Pocumtuck - Wôbanaki, circa 1591 - circa 1676

Note: All narratives about people are, to the extent possible, based on primary and secondary historical sources. Some narratives necessarily contain invented, yet plausible, scenarios and personal attributes. Please see About This Narrative to learn more about how this person's narrative was created.

Mashalisk - Prologue | Trading at Springfield | Legacy | About This Narrative |


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A Pocumtuck sunksqua from the east side of the Connecticut River, Mashalisk tried to negotiate peaceful trade with the English.
Illustration copyright Pamela Patrick White.

For the Pocumtuck people, the Quinneticook (Connecticut) river provided many of the necessities for life. At Namassack kesos (fish moon) (1), when the shadbushes started blooming, and the wobamagwsizak (shad) (2) and mskwamagwak (salmon) swam past the wigwams on their way north, young men would run to call people to gather their fish spears and nets and meet at Peskeompskut. By Squanni kesos (corn moon) when the the fields were well-drained, skamon (corn) was ready to be planted. In that time, the bakwaaskok (cattails) growing in the shallows at the bend of the river would offer fresh shoots; later in the year, their long leaves would be woven into new mats to line and cover the lodge. In a fine cedar swamp in the shallows of Sawwatapsketchuwas (Sawmill Brook), the women would gather ash for baskets, and find medicines that preferred the swampy places.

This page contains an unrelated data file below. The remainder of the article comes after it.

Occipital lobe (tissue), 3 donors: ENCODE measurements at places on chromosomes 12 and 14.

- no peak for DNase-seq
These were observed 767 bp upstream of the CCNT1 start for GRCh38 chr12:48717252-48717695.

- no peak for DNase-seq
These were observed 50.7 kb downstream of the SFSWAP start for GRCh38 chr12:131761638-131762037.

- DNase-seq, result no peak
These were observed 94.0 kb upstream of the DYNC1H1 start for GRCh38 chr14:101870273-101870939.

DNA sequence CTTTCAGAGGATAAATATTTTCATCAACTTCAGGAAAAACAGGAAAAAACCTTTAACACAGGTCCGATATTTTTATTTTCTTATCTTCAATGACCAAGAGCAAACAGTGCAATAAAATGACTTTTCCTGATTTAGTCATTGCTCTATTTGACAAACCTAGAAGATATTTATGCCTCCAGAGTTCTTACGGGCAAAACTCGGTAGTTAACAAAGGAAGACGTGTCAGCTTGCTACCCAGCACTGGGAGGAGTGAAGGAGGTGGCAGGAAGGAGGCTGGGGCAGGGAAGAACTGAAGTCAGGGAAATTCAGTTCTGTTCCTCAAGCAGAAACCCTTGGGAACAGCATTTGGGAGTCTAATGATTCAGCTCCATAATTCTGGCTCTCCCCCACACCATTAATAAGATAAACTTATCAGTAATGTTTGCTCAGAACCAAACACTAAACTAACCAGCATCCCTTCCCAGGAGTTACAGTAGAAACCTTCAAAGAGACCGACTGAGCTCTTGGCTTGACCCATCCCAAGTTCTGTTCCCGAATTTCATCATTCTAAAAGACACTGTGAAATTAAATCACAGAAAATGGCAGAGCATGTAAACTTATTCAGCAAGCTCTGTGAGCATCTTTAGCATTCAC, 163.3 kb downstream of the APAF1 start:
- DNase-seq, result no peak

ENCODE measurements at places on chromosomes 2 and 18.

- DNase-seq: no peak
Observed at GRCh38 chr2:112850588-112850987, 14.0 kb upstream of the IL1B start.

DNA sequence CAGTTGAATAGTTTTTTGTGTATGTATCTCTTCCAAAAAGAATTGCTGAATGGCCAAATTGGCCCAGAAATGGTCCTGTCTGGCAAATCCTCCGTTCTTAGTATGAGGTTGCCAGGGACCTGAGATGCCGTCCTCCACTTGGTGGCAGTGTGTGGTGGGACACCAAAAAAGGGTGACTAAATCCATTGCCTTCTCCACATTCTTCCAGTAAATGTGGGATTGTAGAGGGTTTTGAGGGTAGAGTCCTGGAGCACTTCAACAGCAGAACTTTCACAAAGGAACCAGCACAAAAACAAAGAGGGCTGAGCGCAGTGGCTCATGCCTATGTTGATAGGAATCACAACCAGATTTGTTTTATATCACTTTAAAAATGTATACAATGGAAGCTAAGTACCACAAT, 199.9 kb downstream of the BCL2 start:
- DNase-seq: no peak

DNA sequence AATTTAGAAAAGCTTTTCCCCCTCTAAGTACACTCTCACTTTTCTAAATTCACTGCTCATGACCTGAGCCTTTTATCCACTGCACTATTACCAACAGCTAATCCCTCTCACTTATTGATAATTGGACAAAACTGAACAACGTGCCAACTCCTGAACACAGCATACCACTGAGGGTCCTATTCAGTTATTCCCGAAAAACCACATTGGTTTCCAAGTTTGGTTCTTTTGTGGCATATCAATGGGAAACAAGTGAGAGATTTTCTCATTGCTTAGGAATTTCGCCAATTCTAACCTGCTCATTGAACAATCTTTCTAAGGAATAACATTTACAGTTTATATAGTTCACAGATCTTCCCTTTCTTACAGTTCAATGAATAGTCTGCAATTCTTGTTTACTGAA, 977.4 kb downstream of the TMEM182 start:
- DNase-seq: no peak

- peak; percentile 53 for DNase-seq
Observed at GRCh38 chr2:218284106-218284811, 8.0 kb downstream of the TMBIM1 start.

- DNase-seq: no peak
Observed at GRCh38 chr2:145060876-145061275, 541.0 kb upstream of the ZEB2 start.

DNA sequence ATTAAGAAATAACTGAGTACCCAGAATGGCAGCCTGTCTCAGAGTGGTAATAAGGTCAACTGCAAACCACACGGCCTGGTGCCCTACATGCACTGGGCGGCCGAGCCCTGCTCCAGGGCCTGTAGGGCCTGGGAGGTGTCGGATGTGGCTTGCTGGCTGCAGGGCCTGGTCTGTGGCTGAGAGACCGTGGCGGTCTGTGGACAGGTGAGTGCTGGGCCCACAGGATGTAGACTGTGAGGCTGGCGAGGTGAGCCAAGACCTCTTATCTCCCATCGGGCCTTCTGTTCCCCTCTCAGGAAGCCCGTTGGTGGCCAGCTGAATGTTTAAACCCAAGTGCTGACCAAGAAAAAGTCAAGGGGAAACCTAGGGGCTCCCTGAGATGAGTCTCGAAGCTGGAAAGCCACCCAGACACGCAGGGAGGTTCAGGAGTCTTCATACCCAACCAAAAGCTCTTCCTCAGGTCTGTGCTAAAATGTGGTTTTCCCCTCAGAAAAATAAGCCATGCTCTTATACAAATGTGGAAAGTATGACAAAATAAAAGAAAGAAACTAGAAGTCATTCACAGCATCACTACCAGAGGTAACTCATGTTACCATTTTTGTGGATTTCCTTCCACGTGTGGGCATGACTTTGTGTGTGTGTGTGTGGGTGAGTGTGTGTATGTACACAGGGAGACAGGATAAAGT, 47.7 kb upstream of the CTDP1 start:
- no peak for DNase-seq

At Pahquitaqunk kesos (early fall moon), the river would be filled with abazolagwal (canoes), when the other sachems would bring their families together for the festival. Then, the elders would choose which young ones would spend the winter with them, to be trained as healers, hunters, and leaders. Not long after came the full moon of Pepewarr kesos (fall frost), the time when young men would follow the nolkak (deer) and moozak (moose) over the mountain, to gather winter meat and furs. The tamakwak (beaver) lived at many of the little ponds up into the hills, and could often be seen swimming upriver to build a new home.